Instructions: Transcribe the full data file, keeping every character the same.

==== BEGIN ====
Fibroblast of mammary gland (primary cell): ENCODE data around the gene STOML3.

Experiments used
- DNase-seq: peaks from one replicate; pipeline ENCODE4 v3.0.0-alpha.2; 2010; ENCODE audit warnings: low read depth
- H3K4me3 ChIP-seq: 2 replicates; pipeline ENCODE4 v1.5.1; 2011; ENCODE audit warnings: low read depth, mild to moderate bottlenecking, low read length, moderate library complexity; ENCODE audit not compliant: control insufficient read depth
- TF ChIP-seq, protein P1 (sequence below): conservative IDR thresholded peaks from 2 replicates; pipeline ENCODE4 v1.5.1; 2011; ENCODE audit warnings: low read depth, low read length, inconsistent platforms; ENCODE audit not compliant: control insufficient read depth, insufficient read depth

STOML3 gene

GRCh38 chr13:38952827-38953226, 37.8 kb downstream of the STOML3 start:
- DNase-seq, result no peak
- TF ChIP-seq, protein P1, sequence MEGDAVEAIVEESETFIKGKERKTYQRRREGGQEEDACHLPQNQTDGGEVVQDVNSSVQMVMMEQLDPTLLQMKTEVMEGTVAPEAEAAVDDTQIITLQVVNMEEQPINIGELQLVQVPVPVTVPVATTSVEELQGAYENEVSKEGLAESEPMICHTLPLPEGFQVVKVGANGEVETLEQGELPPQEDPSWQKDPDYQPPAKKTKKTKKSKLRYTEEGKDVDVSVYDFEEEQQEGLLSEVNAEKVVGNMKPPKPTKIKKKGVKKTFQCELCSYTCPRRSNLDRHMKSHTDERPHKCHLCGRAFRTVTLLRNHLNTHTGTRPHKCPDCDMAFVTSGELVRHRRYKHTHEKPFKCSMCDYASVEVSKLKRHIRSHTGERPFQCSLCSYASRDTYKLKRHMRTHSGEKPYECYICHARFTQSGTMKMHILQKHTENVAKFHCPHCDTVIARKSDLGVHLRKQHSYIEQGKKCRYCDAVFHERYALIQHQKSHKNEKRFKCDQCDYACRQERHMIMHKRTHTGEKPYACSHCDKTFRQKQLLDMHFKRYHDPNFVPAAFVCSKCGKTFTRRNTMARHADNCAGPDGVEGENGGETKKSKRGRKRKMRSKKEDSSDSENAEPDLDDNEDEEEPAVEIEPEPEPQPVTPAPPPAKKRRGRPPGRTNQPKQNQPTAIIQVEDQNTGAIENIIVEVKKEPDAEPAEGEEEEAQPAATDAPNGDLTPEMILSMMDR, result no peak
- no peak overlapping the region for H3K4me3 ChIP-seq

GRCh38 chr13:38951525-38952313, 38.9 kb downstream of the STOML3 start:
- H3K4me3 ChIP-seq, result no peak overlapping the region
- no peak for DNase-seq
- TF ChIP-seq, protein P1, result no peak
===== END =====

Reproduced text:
Fibroblast of mammary gland (primary cell): ENCODE data around the gene STOML3.

Experiments used
- DNase-seq: peaks from one replicate; pipeline ENCODE4 v3.0.0-alpha.2; 2010; ENCODE audit warnings: low read depth
- H3K4me3 ChIP-seq: 2 replicates; pipeline ENCODE4 v1.5.1; 2011; ENCODE audit warnings: low read depth, mild to moderate bottlenecking, low read length, moderate library complexity; ENCODE audit not compliant: control insufficient read depth
- TF ChIP-seq, protein P1 (sequence below): conservative IDR thresholded peaks from 2 replicates; pipeline ENCODE4 v1.5.1; 2011; ENCODE audit warnings: low read depth, low read length, inconsistent platforms; ENCODE audit not compliant: control insufficient read depth, insufficient read depth

STOML3 gene

GRCh38 chr13:38952827-38953226, 37.8 kb downstream of the STOML3 start:
- DNase-seq, result no peak
- TF ChIP-seq, protein P1, sequence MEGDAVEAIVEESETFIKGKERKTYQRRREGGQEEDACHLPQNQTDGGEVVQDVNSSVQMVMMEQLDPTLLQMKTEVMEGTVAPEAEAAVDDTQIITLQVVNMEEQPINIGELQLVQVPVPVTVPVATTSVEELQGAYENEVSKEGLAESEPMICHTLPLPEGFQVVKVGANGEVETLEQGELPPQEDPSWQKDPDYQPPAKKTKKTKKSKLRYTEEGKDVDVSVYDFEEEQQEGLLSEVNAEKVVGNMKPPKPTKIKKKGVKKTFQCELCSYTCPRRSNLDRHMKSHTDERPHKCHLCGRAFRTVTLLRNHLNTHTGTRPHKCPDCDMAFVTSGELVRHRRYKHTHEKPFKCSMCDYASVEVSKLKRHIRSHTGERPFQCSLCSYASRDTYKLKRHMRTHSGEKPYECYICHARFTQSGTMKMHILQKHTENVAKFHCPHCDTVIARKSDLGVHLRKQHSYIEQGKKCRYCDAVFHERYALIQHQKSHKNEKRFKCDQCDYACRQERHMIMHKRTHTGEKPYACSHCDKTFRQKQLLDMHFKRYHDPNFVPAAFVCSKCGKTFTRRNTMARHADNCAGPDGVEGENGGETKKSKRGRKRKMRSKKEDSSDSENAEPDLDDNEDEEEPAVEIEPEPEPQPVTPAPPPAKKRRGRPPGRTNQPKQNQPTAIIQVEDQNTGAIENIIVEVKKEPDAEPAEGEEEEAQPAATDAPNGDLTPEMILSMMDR, result no peak
- no peak overlapping the region for H3K4me3 ChIP-seq

GRCh38 chr13:38951525-38952313, 38.9 kb downstream of the STOML3 start:
- H3K4me3 ChIP-seq, result no peak overlapping the region
- no peak for DNase-seq
- TF ChIP-seq, protein P1, result no peak